By Mandy Pondani:
Malawi Electoral Integrity Programme (MEIP) newly released report says Lilongwe and Nsanje are leading on occurrence of electoral conflicts and violence in the build-up to the May 21 Tripartite Elections.
MEIP is a programme which involves civil society organisations (CSOs) such as Youth and Society, National Elections Systems Trust, Tiphedzane Community Support and Catholic Commission for Justice and Peace (Chikwawa Diocese).
The organisations provide reports on the state of affairs in the buildup to elections.
The report, derived during the reporting period from February 1 to April 30 2019 in 13 targeted districts, shows that Lilongwe and Nsanje lead the conflicts score card with nine and seven incidences, respectively, within the period in question.
The incidents have been verified by International Foundation for Electoral Systems which is supporting the early warning/early responsive programme aimed at enhancing mitigative measures for violence-free election.
“As of April 30, a total of 45 incidents have been reported and verified in 12 out of the 13 districts. Lilongwe and Nsanje districts reported the highest number of cases at nine and seven, respectively. Salima and Mulanje each have five verified cases,” the report reads.
Other conflict-prone districts that are being monitored through a combined network of over 75 monitors are Chikwawa, Rumphi, Karonga, Zomba, Mangochi, Mwanza, Chiradzulu, Blantyre and Kasungu.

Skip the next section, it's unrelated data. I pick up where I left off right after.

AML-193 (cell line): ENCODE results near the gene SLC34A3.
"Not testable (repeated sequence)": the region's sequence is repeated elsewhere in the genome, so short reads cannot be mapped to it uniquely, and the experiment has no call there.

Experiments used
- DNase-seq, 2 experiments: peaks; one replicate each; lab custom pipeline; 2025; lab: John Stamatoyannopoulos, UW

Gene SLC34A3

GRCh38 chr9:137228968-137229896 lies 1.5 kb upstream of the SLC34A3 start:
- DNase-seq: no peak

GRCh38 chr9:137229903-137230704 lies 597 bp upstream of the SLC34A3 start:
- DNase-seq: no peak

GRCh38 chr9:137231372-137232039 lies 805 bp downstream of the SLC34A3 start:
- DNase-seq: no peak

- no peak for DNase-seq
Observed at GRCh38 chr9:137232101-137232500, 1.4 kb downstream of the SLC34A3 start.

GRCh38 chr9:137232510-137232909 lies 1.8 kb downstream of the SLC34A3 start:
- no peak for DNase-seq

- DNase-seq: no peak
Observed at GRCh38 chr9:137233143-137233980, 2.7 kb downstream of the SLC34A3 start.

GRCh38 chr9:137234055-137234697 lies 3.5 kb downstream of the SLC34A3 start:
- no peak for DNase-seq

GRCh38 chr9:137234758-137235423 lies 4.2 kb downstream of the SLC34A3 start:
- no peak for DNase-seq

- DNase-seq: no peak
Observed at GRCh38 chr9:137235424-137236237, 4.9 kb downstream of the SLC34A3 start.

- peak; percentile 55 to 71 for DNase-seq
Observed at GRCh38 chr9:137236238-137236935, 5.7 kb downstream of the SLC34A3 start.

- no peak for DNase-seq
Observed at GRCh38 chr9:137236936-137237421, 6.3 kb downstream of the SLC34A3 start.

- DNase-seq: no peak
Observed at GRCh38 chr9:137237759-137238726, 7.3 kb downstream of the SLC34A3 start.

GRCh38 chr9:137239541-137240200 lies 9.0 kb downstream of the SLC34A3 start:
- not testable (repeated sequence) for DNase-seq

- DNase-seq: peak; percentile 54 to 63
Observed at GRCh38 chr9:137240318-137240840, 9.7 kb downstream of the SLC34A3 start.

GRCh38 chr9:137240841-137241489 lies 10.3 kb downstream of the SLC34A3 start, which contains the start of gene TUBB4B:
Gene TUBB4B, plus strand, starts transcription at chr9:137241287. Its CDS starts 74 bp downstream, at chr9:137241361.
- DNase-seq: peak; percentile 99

Most of the cases reported are, according to the report, group clashes involving mostly youthful political party supporters embroiled in various types of violence including harassment, destruction of property especially party material and disruption of rival rallies.
“The most prevalent type of conflicts were group clashes (31 percent), harassment (31 percent) and hate speech (22 percent), especially directed at women candidates. These took place in public places such as schools and markets, where campaign meetings were being held,” the report adds.
The report, which is being disseminated through a digital platform called Chisankho 2019, however, observes that there are weak interventions and response mechanisms, with few arrests being made by police.
The six CSOs have lamented that responses to most cases are only aimed at dispersing crowds and not finding lasting solutions to the vice.
The report corroborates a recently released Long-term Observation report by Malawi Electoral Support Network (Mesn) which raises alarm on continued cases of electoral violence in Nsanje, Mulanje and Mzimba, among other districts.
Mesn National Coordinator, Andrew Kachaso, Tuesday urged the police to ensure peaceful campaign period.
Reacting to the report, Malawi Electoral Commission Director of Communication and Public Relations, Sangwani Mwafulirwa, Tuesday said they would continue to engage political players to abide by the electoral code of conduct which they signed.
National Police Spokesperson, James Kadadzera said: “Police is committed to providing security to every eligible Malawian taking part in the elections and their supporters.”
Tuesday, The Nation published a story quoting a report by Henry Chingaipe, Horace Chingaipe and Joseph Thombozi suggesting that DPP is the perpetrator of political violence. Catholic Commission for Justice and Peace commissioned the research.
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